Guarapachanga in Tokyo

Pure Cuban son came down from the stage, clean and melodious thanks to the interpretive talent of the Cuban group, winner of two Latin Grammy awards, and the exquisite acoustic quality of the place.

The Japanese sang the songs in perfect Spanish, guided by the charismatic vocalists, experts in complicity with the public. The only Japanese phrase was “arigato”, repeated and repeated after each song was over.

Again the music erased language barriers. The truth was, he didn’t even need to understand the words. The real communication flowed through the smiles, the shaking shoulders and the contagious sound coming from the maracas, the cowbell, the trumpet, the congas, the bongo, the clave, the güiro, the double bass, the guitar and the tres. .

“We are happy with the reception we have had here. There has been an exchange of energy, a special chemistry. On stage we were excited to see so many people devoted to traditional Cuban music,” Fernando Dewar, director of Septeto Santiaguero, told Prensa Latina (PL).

The repertoire performed by the sonero group belonged mostly to the album “A mí qué. Tribute to Cuban classics”, with which they were awarded in 2018 by the Latin Academy of Recording Arts and Sciences.

The evening then became a tour of several iconic pieces from the Cuban pentagram such as Santa Bárbara (Long live Changó), Pastora’s Guararey, I’m not going to be upset, What makes you think (Alma mia), It’s an enigma , What to me, among others.

In addition to Tokyo, the tour of the Cuban group through Japan will include stops in the cities of Nagoya and Osaka, as part of the ¡Vívela! Salsa Tour, organized by the Centro Cultural Tiempo Iberoamericano.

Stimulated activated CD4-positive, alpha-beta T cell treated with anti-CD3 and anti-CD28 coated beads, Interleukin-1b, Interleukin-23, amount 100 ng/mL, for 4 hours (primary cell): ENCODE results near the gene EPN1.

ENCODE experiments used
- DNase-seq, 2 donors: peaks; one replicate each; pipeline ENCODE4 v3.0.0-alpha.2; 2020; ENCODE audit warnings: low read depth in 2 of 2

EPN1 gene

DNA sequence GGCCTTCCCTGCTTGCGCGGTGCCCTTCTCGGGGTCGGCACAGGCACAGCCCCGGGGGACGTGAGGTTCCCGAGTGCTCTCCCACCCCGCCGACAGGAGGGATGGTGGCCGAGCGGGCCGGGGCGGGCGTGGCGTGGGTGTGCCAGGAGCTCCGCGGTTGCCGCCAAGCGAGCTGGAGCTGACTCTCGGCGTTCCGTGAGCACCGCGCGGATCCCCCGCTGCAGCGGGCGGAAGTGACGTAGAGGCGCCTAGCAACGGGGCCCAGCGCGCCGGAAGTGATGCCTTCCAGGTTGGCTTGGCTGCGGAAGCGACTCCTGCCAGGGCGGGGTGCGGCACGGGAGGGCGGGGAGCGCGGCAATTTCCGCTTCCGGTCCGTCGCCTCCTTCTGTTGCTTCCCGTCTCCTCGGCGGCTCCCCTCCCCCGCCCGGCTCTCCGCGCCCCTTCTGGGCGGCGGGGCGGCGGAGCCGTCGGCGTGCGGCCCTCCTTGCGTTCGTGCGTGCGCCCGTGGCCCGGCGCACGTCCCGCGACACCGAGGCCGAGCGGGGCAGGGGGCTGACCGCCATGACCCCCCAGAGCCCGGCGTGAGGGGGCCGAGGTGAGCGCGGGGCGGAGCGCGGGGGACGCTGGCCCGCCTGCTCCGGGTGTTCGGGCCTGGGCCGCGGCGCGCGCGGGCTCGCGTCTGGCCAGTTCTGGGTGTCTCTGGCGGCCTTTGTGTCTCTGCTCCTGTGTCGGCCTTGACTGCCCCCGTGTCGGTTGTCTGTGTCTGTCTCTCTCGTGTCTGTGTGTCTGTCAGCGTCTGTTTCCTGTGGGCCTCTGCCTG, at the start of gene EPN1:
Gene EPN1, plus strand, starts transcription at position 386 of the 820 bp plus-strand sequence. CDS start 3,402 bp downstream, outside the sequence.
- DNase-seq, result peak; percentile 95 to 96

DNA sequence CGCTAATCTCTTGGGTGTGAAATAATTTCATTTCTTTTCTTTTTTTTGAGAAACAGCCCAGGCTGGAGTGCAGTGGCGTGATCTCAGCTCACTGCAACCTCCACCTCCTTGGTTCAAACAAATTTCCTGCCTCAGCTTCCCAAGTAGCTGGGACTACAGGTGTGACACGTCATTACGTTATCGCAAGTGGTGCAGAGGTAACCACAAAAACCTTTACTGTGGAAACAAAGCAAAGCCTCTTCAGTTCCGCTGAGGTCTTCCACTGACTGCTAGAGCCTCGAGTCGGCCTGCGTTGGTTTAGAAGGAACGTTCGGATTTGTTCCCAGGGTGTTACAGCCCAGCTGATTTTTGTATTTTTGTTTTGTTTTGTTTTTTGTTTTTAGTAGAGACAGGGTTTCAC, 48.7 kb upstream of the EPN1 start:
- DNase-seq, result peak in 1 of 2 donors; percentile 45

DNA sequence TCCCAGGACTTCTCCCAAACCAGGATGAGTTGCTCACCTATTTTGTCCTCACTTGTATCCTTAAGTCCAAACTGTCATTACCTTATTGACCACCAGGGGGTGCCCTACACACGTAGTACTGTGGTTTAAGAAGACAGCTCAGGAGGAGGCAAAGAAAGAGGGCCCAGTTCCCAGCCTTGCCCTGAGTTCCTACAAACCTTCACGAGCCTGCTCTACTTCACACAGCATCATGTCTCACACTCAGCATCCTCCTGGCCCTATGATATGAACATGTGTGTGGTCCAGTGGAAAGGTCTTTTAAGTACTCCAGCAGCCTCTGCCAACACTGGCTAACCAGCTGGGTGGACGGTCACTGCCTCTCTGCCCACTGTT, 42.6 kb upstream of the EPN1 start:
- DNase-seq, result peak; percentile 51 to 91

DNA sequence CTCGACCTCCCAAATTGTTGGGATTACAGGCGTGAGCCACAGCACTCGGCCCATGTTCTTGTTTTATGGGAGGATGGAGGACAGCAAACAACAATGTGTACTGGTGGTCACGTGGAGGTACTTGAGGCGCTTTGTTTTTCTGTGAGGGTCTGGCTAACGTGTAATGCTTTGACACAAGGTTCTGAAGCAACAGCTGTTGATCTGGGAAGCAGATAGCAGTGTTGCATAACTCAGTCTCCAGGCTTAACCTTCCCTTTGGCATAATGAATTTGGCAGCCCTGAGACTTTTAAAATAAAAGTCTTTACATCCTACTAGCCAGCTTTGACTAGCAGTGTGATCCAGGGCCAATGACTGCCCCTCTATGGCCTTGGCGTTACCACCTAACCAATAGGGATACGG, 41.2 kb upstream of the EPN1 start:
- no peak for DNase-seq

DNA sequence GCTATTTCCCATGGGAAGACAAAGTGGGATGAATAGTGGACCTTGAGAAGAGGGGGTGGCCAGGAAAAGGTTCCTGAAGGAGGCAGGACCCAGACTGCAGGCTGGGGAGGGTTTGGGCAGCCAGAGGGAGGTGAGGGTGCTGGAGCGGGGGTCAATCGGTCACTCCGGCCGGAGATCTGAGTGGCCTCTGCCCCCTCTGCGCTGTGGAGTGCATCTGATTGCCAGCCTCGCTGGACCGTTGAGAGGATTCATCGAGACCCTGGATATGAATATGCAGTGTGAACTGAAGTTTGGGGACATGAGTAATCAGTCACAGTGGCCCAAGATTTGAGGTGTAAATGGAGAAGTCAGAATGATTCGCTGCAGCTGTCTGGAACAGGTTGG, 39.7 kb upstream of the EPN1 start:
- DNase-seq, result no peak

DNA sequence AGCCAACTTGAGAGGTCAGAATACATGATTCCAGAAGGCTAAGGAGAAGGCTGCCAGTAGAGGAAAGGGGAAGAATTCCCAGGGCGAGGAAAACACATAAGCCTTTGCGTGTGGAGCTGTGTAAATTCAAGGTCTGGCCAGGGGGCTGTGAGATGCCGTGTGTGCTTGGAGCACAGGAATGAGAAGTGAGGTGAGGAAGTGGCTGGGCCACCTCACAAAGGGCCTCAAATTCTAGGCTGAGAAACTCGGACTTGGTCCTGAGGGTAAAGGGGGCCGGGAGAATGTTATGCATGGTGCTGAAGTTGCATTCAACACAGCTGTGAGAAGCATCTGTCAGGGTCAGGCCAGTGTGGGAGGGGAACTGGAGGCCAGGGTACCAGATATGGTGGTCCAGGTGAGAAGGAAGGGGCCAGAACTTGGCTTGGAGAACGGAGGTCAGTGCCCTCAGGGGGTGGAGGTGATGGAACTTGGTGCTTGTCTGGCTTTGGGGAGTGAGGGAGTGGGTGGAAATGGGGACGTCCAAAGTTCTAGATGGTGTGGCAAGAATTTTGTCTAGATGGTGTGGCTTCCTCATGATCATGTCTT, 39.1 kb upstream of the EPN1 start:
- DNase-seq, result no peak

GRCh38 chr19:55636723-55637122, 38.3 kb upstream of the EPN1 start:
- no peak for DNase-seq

The director of the non-profit organization based in Japan, Santiago Herrera, mentioned to PL that after 25 years inviting salsa orchestras they had a debt with the son and, to pay it off, they brought the group that they currently consider “the maximum representative of the genre.” .

The night progressed and the spirits continued as at the beginning. It was the turn of “La meneadera” and with this theme the waists were released. To the beat of percussion, the crowd gradually became infected with Cuban folklore and I even forgot that I was in Japan.

“That family is not convenient for me” marked the end of the show, but the spectators wanted “another” “another” “another”… Complying with requests, the Septeto Santiaguero gave away “Lágrimas negra”

For the final closing, once again the “Guarapachanga” resounded in the place packed with people wearing sanitary masks. The dancers found the space to synchronize their steps as a couple, some dressed in suits, hats and leather shoes.

After the last “arigato” the applause rained down.


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